What do you do with those beautiful hydrangea you bought this summer? Are they looking a bit long around the edges? The very first question I ask is what type of hydrangea do you have? Did you get one of the lovely blue/pink Hydrangea macrophylla such as ‘Forever and Ever’ or ‘Endless Summer’? Did you get the larger shrub form (Hydrangea paniculata) such as ‘Quickfire’, ‘Tardiva’ or ‘Pinky Winky’. Or did you get Hydrangea arborescens which include ‘Annabelle’, ‘Bella Anna’ and Incrediball. Most of the hydrangea sold fall into these three groups.
I am writing this blog for zone 4-5 so cutting and trimming may be different in warmer zones.
The pink/blue hydrangeas (H. macrophylla) are more cold sensitive and would do best with a bit of leaf mulch around the crown (center) of the plant. They should not be cut back in the Fall. Wait till Spring! You want to see the beginning of new leaf growth in spring before cutting back. Cut back to 1/4 inch above a set of leaves. (The leaves come out exactly opposite each other). You only need to take back dead wood and 1/3 of the plant height. The objective is to keep as many good stems from the last season so that you will have earlier flowering. Rebloomers such as the one mentioned above can put flowers on new wood but other varieties such as Nikko Blue must have some old wood survive the winter in order to flower. (I wouldn’t recommend Nikko for our area.) In any case of Do Not use hedge shears to trim Hydrangea. The result will look like a bad haircut.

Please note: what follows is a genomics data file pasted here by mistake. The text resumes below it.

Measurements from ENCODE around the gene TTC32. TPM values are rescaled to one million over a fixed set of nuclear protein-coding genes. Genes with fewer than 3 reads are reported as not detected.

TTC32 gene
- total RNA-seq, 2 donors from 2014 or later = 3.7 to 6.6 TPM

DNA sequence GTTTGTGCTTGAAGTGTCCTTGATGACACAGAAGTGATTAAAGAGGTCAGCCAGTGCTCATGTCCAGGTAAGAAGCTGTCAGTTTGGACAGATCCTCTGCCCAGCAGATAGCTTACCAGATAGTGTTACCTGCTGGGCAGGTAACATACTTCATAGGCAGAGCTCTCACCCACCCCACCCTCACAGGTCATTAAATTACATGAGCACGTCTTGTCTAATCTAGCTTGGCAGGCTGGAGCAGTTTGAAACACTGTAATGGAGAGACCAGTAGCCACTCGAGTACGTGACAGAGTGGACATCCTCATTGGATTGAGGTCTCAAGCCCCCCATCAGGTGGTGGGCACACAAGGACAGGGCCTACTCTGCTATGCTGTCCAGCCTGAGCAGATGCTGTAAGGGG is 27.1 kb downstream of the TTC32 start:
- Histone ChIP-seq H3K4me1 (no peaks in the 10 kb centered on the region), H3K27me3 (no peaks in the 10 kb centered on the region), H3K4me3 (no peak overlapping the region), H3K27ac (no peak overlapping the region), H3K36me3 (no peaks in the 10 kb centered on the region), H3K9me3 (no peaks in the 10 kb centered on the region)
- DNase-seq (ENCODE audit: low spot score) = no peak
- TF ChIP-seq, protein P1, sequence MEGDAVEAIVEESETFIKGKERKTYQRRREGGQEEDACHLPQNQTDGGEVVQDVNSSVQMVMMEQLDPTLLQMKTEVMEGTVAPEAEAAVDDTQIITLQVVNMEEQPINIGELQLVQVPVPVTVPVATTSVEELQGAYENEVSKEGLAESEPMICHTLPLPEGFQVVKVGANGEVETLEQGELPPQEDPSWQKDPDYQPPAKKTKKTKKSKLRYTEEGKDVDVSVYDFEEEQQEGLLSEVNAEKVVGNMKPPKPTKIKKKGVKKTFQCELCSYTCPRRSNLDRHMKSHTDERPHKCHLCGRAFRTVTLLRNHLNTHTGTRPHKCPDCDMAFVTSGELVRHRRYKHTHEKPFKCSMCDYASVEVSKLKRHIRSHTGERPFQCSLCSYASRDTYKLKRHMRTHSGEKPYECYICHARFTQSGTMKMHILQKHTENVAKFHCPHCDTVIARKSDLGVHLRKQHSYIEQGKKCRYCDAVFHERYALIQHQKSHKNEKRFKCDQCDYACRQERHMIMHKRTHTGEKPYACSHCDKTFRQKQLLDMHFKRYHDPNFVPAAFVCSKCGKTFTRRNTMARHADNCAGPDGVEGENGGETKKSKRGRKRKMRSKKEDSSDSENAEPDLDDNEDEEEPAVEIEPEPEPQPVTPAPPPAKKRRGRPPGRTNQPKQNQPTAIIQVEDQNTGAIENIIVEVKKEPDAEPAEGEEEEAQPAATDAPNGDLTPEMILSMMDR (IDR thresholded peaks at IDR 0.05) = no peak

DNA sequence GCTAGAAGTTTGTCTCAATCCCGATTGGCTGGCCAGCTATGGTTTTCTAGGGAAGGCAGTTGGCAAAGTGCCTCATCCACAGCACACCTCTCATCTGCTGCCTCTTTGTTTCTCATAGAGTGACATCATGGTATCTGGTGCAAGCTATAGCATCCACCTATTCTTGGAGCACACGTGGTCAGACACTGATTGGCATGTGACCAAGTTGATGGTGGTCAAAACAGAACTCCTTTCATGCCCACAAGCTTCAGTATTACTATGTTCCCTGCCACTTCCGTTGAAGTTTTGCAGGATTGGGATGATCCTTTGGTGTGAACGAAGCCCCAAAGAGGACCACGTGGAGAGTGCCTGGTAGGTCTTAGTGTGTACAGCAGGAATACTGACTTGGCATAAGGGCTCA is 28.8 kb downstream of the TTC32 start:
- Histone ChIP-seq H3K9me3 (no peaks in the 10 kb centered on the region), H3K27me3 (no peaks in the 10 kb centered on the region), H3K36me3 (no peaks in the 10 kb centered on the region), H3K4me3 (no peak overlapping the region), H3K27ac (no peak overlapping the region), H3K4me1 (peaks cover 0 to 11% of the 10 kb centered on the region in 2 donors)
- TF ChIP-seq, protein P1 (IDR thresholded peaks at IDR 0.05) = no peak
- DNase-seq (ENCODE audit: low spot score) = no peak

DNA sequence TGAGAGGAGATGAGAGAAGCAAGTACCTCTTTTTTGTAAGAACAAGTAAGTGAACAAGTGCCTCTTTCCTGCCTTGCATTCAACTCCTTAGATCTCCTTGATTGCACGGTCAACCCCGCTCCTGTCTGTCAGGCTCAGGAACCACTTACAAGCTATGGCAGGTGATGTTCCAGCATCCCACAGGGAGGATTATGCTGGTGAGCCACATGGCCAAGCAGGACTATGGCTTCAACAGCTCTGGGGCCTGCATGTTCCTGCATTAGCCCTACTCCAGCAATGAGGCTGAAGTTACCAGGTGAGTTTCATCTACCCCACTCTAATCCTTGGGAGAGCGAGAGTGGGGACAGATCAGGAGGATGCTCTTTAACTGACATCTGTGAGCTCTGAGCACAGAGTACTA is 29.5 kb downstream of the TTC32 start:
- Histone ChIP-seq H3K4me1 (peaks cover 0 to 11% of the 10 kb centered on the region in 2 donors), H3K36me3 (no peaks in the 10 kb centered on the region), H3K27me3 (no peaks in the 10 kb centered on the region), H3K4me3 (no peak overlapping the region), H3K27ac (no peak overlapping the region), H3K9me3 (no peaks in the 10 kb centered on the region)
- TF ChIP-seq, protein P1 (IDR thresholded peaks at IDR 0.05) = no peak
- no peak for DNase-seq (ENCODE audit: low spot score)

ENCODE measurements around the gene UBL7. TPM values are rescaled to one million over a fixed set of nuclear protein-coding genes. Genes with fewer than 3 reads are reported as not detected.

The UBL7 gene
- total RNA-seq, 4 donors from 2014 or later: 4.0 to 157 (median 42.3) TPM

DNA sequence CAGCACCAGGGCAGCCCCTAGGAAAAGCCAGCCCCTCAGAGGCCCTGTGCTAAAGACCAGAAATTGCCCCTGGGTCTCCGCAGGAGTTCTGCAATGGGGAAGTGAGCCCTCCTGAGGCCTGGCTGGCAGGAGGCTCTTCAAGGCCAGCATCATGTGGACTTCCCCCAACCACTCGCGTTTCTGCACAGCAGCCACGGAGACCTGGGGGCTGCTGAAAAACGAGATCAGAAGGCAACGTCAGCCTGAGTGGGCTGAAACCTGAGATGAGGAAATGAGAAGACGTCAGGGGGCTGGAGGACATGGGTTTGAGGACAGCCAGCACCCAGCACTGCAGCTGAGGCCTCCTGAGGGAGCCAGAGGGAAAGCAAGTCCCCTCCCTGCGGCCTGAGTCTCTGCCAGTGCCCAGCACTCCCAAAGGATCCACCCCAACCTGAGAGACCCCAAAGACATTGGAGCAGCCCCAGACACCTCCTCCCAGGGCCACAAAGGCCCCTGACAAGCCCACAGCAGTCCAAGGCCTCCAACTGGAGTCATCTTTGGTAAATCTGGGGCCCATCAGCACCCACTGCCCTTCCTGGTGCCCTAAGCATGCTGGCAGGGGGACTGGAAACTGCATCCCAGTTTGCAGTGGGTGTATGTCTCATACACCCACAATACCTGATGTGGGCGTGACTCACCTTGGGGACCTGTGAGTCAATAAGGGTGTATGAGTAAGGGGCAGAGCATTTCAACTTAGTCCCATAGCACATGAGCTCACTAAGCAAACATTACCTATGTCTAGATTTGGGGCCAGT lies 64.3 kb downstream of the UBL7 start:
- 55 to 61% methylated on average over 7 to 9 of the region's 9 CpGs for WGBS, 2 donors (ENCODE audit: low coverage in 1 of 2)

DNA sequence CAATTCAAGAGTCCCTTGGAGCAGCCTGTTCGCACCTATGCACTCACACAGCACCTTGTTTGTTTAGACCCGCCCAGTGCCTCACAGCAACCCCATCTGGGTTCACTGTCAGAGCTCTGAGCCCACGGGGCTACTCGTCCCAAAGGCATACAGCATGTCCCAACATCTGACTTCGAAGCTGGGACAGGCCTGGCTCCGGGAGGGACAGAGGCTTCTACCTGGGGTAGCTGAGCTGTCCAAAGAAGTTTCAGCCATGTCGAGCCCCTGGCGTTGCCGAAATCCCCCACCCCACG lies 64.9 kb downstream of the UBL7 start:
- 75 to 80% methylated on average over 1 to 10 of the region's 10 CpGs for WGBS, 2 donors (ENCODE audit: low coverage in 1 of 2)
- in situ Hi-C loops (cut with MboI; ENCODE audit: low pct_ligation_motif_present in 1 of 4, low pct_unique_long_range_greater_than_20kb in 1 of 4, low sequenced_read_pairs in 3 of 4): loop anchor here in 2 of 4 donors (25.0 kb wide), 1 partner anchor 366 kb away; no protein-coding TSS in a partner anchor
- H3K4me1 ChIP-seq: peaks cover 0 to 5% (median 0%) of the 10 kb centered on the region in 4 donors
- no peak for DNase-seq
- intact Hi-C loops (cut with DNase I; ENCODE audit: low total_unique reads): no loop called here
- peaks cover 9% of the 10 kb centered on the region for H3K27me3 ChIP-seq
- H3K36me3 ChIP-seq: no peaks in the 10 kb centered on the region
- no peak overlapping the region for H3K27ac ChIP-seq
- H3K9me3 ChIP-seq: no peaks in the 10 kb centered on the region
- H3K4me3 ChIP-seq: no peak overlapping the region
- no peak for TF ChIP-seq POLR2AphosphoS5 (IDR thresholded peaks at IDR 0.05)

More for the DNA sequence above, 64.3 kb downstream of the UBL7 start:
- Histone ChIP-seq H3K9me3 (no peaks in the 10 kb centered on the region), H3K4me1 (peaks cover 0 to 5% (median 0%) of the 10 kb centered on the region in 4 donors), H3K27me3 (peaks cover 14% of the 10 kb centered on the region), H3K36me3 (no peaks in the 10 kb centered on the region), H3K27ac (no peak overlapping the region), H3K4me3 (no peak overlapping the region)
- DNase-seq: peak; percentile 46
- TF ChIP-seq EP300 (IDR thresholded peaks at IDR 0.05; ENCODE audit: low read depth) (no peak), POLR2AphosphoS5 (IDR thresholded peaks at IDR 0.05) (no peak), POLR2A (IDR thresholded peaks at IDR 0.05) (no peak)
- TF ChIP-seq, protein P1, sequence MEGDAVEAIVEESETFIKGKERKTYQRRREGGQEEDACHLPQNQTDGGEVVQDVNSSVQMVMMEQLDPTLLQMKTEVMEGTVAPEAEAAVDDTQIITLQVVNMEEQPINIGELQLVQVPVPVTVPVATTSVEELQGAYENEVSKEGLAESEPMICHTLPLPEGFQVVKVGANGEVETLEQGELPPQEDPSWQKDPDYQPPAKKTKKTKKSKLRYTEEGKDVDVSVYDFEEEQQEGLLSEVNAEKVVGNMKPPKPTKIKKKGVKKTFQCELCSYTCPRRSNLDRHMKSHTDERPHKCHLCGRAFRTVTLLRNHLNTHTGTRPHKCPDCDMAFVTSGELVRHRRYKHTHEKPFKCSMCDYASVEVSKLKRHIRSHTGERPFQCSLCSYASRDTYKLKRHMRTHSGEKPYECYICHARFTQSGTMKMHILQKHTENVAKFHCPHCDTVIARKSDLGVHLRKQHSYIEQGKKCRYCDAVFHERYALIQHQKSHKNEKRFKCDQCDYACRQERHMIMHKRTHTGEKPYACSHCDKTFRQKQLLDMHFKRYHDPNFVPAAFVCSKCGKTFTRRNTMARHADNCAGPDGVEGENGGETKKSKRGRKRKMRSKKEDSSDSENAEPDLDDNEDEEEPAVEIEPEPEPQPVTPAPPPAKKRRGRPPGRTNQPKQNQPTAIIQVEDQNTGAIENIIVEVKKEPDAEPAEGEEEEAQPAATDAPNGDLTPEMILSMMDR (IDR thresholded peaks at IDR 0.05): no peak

The H. paniculata and H. quercifolia (Oakleaf hydrangea) grow to be larger shrubs and should cut back once per season to resize and reshape. These should be trimmed/cut back only in Spring! Often old flower heads will remain through Spring, making it a good time to take trim them off. However if you do fall decorating you can cut some flower heads just after they turn green in the fall. Hang them upside down and let them dry.
The last group, Hydrangea arborescens are usually the easiest to grow and the easiest to trim. Again it is best to wait till late winter/early spring to trim these. At that point they can be cut to the ground. This is a good time to put a flowering shrub fertilizer such as Plant Tone by Espoma. Any of the Hydrangea would benefit from an early spring Fertilizing.
- ‘Annabelle’ Hydrangea arborescens
- So the last word is, The hair cut can wait!